Understanding the Removal of Classroom Auditory Distractors: An Interactive Design

Abstract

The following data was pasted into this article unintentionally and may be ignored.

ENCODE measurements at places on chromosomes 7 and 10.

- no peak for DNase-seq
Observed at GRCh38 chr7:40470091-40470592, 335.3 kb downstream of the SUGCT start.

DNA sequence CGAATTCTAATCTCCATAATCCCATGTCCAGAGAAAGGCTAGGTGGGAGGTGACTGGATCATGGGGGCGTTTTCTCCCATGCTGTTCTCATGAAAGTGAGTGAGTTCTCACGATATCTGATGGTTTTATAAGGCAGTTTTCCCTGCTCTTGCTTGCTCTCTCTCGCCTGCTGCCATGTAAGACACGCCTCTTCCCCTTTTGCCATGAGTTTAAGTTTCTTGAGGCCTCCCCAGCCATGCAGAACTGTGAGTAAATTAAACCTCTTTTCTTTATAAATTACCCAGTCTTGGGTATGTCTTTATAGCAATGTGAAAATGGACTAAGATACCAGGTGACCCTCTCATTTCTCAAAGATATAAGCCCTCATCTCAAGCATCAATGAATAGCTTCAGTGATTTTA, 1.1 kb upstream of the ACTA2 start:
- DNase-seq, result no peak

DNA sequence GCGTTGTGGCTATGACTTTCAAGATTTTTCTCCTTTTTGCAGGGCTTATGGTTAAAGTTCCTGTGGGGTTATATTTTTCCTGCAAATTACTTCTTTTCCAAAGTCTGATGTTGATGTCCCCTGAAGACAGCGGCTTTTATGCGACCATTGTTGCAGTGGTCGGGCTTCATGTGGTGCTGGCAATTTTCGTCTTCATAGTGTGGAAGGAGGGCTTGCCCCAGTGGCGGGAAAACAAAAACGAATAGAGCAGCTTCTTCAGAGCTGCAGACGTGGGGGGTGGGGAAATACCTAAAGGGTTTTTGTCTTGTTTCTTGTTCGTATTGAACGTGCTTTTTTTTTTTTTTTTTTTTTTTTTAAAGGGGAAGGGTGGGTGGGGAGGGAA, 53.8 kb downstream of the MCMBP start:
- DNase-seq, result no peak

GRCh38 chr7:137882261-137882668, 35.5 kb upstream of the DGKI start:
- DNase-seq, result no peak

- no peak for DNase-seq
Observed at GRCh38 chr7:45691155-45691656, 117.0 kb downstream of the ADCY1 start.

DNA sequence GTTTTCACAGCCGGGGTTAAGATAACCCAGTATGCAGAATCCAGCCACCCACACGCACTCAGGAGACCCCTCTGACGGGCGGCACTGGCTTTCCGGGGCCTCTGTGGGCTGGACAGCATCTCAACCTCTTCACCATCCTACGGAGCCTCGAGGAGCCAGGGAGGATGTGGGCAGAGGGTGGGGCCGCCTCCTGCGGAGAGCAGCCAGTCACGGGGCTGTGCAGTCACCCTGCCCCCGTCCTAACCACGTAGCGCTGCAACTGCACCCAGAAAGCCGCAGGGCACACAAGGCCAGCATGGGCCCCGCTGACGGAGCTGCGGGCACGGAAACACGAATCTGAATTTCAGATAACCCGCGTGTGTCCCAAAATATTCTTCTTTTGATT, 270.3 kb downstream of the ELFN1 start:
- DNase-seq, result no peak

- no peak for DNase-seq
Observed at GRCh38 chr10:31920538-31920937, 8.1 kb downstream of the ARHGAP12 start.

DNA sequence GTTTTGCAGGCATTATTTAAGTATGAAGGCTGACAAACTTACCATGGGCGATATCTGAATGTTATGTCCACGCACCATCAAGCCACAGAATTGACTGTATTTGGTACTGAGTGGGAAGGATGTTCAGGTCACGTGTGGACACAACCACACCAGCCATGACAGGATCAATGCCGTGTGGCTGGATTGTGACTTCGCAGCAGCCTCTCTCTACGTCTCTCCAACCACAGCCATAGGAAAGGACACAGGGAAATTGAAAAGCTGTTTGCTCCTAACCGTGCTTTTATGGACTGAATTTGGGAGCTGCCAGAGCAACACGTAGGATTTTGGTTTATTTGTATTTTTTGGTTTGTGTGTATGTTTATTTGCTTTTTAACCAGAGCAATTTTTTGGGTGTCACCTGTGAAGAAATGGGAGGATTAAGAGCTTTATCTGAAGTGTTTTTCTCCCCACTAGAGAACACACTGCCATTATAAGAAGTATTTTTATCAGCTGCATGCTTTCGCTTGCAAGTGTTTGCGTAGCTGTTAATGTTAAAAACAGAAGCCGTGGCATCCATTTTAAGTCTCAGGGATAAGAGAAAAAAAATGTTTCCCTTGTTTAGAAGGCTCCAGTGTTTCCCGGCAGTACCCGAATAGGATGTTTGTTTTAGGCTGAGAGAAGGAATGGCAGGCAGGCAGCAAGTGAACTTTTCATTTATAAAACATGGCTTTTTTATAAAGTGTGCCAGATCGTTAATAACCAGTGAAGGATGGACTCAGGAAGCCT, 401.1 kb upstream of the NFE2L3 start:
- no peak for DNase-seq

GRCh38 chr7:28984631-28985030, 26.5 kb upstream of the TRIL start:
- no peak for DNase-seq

Students with a specific learning disability (SLD) have unique learning needs that must be met. Thus, it is imperative for teachers to incorporate flexible instructional materials, techniques, and strategies for academic progress to take place. One way teachers can be flexible is by allowing students with disabilities to take standardized (i.e. high stakes tests) in removed, quieter settings rather than the typical classroom. Therefore, this naturalistic inquiry study sought to understand what happens when noise reducing headphones were introduced to students, specifically those with SLD, in an elementary classroom. Student descriptions and perceptions of wearing headphones during a reading comprehension assessment indicated student participants seemed to enjoy the experience. Student explanations for this response focused on three principles: (a) internal (i.e. to help the individual internally), (b) external (i.e. to reduce external distraction), and (c) internal and external (i.e. to help the individual internally by reducing external distraction).
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